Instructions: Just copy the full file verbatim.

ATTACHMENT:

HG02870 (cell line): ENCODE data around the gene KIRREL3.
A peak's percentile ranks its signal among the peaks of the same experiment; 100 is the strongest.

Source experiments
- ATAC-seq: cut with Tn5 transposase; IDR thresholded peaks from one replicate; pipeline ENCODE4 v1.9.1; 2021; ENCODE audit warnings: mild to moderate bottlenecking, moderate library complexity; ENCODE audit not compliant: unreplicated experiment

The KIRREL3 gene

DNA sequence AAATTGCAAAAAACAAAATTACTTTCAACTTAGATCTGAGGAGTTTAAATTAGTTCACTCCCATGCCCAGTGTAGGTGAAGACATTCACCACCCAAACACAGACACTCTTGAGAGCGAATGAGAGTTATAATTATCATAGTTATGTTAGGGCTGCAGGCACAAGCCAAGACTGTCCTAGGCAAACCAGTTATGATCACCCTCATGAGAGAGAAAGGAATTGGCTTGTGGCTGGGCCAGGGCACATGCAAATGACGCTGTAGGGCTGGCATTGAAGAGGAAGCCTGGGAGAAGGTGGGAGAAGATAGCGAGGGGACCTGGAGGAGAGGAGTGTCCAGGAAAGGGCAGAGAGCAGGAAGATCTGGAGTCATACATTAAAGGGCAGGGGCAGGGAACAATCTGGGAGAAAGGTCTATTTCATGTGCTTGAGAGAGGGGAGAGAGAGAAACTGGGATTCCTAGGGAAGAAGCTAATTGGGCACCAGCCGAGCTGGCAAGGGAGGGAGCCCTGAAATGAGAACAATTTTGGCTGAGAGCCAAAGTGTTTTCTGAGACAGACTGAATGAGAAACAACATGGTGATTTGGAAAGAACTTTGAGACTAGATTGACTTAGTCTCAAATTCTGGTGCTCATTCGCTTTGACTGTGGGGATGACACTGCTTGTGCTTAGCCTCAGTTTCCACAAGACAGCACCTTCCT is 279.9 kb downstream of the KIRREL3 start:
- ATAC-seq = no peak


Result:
HG02870 (cell line): ENCODE data around the gene KIRREL3.
A peak's percentile ranks its signal among the peaks of the same experiment; 100 is the strongest.

Source experiments
- ATAC-seq: cut with Tn5 transposase; IDR thresholded peaks from one replicate; pipeline ENCODE4 v1.9.1; 2021; ENCODE audit warnings: mild to moderate bottlenecking, moderate library complexity; ENCODE audit not compliant: unreplicated experiment

The KIRREL3 gene

DNA sequence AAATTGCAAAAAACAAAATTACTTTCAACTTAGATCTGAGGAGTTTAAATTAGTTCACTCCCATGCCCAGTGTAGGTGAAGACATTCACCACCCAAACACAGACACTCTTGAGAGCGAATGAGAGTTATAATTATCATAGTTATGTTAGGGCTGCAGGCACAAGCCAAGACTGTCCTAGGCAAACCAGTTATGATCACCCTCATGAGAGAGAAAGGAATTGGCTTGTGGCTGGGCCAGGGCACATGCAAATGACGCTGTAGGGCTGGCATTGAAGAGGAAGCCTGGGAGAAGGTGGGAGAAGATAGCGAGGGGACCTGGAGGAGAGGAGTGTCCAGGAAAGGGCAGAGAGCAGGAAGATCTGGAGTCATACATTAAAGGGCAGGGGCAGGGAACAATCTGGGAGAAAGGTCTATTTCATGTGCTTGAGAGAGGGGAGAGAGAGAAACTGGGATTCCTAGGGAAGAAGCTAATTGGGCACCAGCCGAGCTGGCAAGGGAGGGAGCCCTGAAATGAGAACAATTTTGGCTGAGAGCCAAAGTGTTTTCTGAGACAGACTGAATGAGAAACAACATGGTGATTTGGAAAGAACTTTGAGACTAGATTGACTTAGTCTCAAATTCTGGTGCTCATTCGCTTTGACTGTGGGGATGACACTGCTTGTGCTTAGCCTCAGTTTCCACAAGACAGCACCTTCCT is 279.9 kb downstream of the KIRREL3 start:
- ATAC-seq = no peak